Storage Space

An instrument cart can be used for storage of both instruments and devicesIn many institutions, devices must be kept locked with medications. Refer to your institution’s policies and practices.. The cart can also serve as a surface for instruments during the procedure. The cart should remain locked when not in use. Sterilized instruments can be pre-packed and kept in the instrument cart along with devices and other necessary supplies.

No-Touch Technique

Preventing infection is an important goal during a uterine aspiration. During the procedure, the provider and staff will use a “no-touch” techniqueFor more information on the technique, see this chapter from TEACH’s Early Abortion Training Workbook. to handle the instruments. This means having supplies on a sterile tray, keeping sterile and non-sterile instruments separate, and handling instruments in a way that avoids contact with the tips that enter the uterus.

List of Supplies

Single-use Items
Re-usable items
Medications
Vaginal antisepticThere are ongoing studies evaluating the necessity of routine vaginal antiseptics before MVAs. See:
                           
Achilles SL and Reeves MF. Prevention of infection after induced abortion. Contraception. 2011 Apr;83(4):295-309. doi: 10.1016/j.contraception.2010.11.006. Epub 2011 Feb 12.
and applicator
Metal speculaSterile disposable specula are also available and work well with fiber optic lights. Although this is a no-touch procedure, having a sterile speculum is important for learners who might not yet be steady with their hands. in multiple sizes
lidocaine 1% for paracervical block
Sterile drape for tray
Serrated ring forceps

ibuprofenMany providers offer a pre-procedure dose of 400-800mg 30 minutes prior to start. There are conflicting data about its efficacy in reducing pain during the procedure, however it reduces post-procedure discomfort and may allow patients to go home sooner. Also see:
                           
Allen RH, Singh R. Society of Family Planning clinical guidelines: pain control in surgical abortion part 1 – local anesthesia and minimal sedation. Contraception. 2018 Jun;97(6):471-477. doi: 10.1016/j.contraception.2018.01.014.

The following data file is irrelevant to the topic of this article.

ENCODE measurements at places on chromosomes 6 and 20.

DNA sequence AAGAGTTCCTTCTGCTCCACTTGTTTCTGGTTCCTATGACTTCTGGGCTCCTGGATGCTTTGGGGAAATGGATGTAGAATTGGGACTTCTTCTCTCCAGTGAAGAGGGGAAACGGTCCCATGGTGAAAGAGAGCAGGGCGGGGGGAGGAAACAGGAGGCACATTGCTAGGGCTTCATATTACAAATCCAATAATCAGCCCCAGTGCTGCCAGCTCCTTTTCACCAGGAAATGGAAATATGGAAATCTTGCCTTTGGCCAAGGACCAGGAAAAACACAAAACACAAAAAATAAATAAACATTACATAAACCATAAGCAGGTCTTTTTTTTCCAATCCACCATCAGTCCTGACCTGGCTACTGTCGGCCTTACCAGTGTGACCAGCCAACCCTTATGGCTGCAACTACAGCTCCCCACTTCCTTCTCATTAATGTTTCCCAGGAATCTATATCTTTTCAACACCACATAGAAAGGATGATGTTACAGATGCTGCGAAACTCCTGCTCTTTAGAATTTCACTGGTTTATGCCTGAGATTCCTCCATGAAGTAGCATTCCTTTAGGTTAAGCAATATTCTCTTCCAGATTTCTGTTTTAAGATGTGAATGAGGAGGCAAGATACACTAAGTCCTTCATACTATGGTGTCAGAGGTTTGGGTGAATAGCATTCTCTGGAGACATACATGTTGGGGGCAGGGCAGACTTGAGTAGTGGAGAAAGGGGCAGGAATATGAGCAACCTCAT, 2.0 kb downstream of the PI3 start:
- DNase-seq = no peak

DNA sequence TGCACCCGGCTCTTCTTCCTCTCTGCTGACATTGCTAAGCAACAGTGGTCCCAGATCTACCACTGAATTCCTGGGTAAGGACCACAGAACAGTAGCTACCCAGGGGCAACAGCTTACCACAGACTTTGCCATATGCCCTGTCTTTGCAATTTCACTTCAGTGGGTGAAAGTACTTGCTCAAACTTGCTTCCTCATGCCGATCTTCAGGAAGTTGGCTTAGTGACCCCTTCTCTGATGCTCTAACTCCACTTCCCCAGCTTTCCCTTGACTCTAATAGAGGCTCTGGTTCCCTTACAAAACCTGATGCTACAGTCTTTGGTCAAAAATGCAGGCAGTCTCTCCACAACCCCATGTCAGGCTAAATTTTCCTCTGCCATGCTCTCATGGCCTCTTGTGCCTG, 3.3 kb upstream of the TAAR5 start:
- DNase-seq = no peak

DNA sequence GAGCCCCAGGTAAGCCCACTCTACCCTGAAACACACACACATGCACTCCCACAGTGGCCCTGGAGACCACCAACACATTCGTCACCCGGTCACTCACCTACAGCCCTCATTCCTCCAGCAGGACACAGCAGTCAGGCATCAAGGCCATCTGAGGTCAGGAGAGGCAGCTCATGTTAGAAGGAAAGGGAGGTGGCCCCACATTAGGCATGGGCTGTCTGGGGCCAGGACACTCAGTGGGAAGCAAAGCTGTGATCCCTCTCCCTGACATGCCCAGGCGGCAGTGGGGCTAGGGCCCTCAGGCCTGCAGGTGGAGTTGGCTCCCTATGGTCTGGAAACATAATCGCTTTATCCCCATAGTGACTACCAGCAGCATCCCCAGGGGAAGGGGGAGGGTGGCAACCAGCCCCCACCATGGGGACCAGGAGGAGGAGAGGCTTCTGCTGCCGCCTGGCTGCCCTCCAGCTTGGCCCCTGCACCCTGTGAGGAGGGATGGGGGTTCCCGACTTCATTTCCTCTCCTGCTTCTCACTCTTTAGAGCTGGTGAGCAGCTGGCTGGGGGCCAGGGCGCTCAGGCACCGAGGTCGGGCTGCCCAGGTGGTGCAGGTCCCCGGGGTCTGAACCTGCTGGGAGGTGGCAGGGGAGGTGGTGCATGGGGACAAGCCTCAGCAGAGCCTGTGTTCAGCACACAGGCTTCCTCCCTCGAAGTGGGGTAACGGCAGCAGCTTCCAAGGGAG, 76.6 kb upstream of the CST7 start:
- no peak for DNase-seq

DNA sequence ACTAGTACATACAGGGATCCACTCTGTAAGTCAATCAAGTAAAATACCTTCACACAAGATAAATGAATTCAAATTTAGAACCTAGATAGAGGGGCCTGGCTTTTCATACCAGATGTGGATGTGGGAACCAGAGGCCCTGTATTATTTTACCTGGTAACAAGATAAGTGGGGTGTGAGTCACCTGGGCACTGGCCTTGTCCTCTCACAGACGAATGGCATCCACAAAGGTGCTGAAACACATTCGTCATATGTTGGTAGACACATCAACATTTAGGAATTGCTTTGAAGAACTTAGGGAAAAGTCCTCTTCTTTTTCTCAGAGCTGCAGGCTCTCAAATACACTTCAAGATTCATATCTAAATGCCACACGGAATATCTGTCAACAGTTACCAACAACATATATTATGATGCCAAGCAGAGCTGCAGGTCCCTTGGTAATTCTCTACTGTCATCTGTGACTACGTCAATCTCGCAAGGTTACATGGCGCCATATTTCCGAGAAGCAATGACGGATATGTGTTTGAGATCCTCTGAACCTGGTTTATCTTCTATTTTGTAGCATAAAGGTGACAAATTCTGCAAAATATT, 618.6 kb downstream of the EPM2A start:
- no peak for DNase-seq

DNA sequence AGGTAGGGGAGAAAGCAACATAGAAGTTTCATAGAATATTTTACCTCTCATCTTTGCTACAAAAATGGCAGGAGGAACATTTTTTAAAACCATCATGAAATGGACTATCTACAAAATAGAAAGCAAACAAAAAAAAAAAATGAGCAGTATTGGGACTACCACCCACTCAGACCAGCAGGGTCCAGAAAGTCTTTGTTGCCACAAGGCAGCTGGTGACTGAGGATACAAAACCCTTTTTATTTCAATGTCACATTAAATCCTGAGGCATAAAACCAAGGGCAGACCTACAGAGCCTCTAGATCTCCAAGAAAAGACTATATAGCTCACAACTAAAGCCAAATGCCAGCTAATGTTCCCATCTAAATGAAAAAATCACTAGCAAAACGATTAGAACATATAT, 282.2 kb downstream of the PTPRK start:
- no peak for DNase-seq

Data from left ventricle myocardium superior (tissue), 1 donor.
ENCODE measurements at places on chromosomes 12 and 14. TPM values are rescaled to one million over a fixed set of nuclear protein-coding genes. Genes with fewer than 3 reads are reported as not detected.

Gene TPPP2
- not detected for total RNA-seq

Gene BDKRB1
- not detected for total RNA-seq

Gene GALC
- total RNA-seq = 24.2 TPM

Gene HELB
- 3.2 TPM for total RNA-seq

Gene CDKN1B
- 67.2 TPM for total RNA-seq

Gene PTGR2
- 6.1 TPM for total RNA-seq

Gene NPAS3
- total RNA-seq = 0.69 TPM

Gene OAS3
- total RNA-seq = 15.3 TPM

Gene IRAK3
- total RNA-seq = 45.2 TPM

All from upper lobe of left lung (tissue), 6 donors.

Syringes (10cc x 2Or 20cc x 1) and Needle (21 or 22 gauge, 1.5 inch)

Single-tooth tenaculumAtraumatic or multi-tooth tenaculum should also be available.

misoprostolMisoprostol can be used prior to the procedure for cervical preparation (dose 400mcg vaginally 3-4 hours prior to 1st trimester procedure or 600mcg bucally 90 minutes prior to 2nd trimester procedure) or for management of significant post-prodcedure bleeding (dose 800-1000mcg, sublingual or bucal administration preferable to rectal). See:
                           
Allen R, O’Brien B. Uses of Misoprostol in Obstetrics and GynecologyRev Obstet Gynecol. 2009 Summer; 2(3): 159–168. PMCID: PMC2760893 PMID: 19826573
                           
Kerns J, Steinauer J. Management of postabortion hemorrhage: release date November 2012 SFP Guideline #20131. Contraception. 2013 Mar;87(3):331-42. doi: 10.1016/j.contraception.2012.10.024. Epub 2012 Dec 4.

Cannulas (plastic, flexible and/or rigid) up to 12 weeks size
Pratt dilatorsThe metal Pratt dilators are easier to maintain and sterilize than the plastic Denniston dilators.
(sizes 13/15, 17/19, 21/23, 25/27, 29/31, 33/35)
doxycyclineMost providers use a dose of 200mg doxycycline prior to procedure onset. If unavailable or patient has allergy the alternative medication would be azithromycin or metronidazole. See:
                           
Low N et al. Perioperative antibiotics to prevent infection after first-trimester abortion.Cochrane Database Syst Rev. 2012 Mar 14;(3):CD005217. doi: 10.1002/14651858.CD005217.pub2.